What is a university?

Part 2 of this series will help youth understand the post-secondary education terminology, “university.”

As youth think about post-secondary education, they may hear the terms college, university or trade/technical school. This article is the second of a series that will describe what each of these institutions are and what one may be right for you. The first article was “What is a college?

What is university? According to Study in the USA, a university is a group of schools for studies after secondary school. At least one of these schools is a college where students receive a bachelor's degree. The other schools in a university are graduate (also known as postgraduate) schools where students receive advanced degrees. Therefore, a university offers both the bachelor's degree and graduate degrees such as the master's (MA) and doctorate (PhD).

You can earn a bachelor's degree at either a college or university. However, students in the United States of America prefer to use the word "college" rather than the word "university" when they talk about four-year undergraduate programs and the bachelor's degree. They use phrases like "going to college" and "a college degree" when they talk about undergraduate programs at either a college or a university.

US News states it is a misconception that all schools with university in their name are big. Some are relatively small, such as Marymount California University, which had a total enrollment of 985 students in fall 2016, per U.S. News data. As the pioneer land-grant institution, Michigan State University is a large public university while others are non-public. Private universities include, among many institutions, some of the Ivy League schools like Princeton University.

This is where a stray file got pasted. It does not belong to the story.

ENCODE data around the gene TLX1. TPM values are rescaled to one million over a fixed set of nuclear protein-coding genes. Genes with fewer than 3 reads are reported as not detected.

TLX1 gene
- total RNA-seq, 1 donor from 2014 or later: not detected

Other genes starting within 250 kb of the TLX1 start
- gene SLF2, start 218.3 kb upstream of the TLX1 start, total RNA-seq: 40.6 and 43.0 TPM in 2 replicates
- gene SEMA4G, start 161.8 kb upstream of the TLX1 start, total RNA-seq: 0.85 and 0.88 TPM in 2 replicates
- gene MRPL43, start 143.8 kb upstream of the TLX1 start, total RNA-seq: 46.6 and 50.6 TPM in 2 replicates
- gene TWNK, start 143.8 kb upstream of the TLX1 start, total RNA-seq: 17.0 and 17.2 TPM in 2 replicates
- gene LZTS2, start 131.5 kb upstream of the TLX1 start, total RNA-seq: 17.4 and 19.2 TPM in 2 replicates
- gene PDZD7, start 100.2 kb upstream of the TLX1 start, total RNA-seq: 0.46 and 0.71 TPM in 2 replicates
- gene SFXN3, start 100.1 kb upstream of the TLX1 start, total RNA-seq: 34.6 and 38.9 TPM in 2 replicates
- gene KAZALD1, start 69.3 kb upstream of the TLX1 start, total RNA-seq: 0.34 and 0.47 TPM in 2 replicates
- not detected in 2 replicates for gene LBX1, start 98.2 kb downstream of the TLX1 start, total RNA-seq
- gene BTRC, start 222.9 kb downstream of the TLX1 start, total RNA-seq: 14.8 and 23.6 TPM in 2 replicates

Before a college can receive a university status, it must meet a few requirements for at least five years:

  • It must have a graduate studies program and associated programs, plus they must be separate from the undergraduate program and the entire organization itself. It must also have staff whose primary responsibility is administering graduate and professional programs.​
  • It must have an undergraduate studies program that leads to a bachelor’s degree in a wide range of academic subjects plus a graduate studies program that leads to advanced degrees in a minimum of three different academic or professional fields.​
  • It must be able to financially support its graduate and professional programs and have the facilities and equipment required to exhibit the level of work needed in both.​
  • It must be accredited and depending on the state, possibly licensed and incorporated within the state.​

Universities have evolved into large, widespread institutions with different academic programs that serve a broad range of students throughout the United States and around the world.​

As a part of our work, Michigan State University Extension provides career education programming. To learn more about the positive impact of MSU Extension and Michigan 4-H career preparation, money management and entrepreneurship programs, read our 2017 Impact Report: “Preparing Youth for Future Employment.”

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